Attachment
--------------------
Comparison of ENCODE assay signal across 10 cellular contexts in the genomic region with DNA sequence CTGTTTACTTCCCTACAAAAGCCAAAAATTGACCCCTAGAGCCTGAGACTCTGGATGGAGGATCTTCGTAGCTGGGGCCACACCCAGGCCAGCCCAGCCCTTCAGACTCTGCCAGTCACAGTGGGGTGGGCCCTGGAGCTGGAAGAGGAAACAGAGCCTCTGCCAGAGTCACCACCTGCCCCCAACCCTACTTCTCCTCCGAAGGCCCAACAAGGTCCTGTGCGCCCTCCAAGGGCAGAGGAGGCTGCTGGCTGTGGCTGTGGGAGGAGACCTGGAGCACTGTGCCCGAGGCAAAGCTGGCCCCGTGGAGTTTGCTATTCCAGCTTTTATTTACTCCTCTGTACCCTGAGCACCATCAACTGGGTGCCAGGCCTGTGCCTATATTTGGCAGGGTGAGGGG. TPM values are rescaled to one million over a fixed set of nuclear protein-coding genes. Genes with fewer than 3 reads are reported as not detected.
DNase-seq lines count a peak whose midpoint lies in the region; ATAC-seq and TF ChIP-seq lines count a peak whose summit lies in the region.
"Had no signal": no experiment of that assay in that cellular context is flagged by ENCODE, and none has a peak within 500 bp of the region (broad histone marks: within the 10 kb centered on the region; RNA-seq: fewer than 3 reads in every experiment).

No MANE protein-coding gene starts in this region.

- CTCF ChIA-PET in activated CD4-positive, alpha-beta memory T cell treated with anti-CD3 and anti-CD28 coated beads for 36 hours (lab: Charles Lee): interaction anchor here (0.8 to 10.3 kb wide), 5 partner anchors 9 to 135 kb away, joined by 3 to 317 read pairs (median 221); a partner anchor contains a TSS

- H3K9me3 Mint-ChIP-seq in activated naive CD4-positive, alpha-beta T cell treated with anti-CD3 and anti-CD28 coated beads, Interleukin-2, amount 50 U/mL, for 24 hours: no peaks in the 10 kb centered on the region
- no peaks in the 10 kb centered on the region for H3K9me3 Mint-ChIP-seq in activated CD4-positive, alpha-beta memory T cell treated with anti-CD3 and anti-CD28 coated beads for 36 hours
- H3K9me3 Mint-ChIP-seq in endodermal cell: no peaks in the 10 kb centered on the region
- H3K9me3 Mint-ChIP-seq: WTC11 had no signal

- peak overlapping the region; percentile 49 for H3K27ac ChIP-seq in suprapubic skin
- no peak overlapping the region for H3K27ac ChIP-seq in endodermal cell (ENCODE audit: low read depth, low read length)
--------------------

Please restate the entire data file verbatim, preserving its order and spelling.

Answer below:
Comparison of ENCODE assay signal across 10 cellular contexts in the genomic region with DNA sequence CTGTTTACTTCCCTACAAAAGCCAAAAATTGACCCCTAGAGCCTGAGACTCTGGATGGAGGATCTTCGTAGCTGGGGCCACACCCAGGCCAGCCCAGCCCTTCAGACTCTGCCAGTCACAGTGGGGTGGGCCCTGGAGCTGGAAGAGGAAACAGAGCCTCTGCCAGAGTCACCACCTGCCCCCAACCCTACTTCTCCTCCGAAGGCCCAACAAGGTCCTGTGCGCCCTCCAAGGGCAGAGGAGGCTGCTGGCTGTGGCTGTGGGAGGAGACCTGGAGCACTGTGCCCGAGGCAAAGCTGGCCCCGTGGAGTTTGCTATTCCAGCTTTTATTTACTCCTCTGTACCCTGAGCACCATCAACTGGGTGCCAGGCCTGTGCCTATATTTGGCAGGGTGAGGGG. TPM values are rescaled to one million over a fixed set of nuclear protein-coding genes. Genes with fewer than 3 reads are reported as not detected.
DNase-seq lines count a peak whose midpoint lies in the region; ATAC-seq and TF ChIP-seq lines count a peak whose summit lies in the region.
"Had no signal": no experiment of that assay in that cellular context is flagged by ENCODE, and none has a peak within 500 bp of the region (broad histone marks: within the 10 kb centered on the region; RNA-seq: fewer than 3 reads in every experiment).

No MANE protein-coding gene starts in this region.

- CTCF ChIA-PET in activated CD4-positive, alpha-beta memory T cell treated with anti-CD3 and anti-CD28 coated beads for 36 hours (lab: Charles Lee): interaction anchor here (0.8 to 10.3 kb wide), 5 partner anchors 9 to 135 kb away, joined by 3 to 317 read pairs (median 221); a partner anchor contains a TSS

- H3K9me3 Mint-ChIP-seq in activated naive CD4-positive, alpha-beta T cell treated with anti-CD3 and anti-CD28 coated beads, Interleukin-2, amount 50 U/mL, for 24 hours: no peaks in the 10 kb centered on the region
- no peaks in the 10 kb centered on the region for H3K9me3 Mint-ChIP-seq in activated CD4-positive, alpha-beta memory T cell treated with anti-CD3 and anti-CD28 coated beads for 36 hours
- H3K9me3 Mint-ChIP-seq in endodermal cell: no peaks in the 10 kb centered on the region
- H3K9me3 Mint-ChIP-seq: WTC11 had no signal

- peak overlapping the region; percentile 49 for H3K27ac ChIP-seq in suprapubic skin
- no peak overlapping the region for H3K27ac ChIP-seq in endodermal cell (ENCODE audit: low read depth, low read length)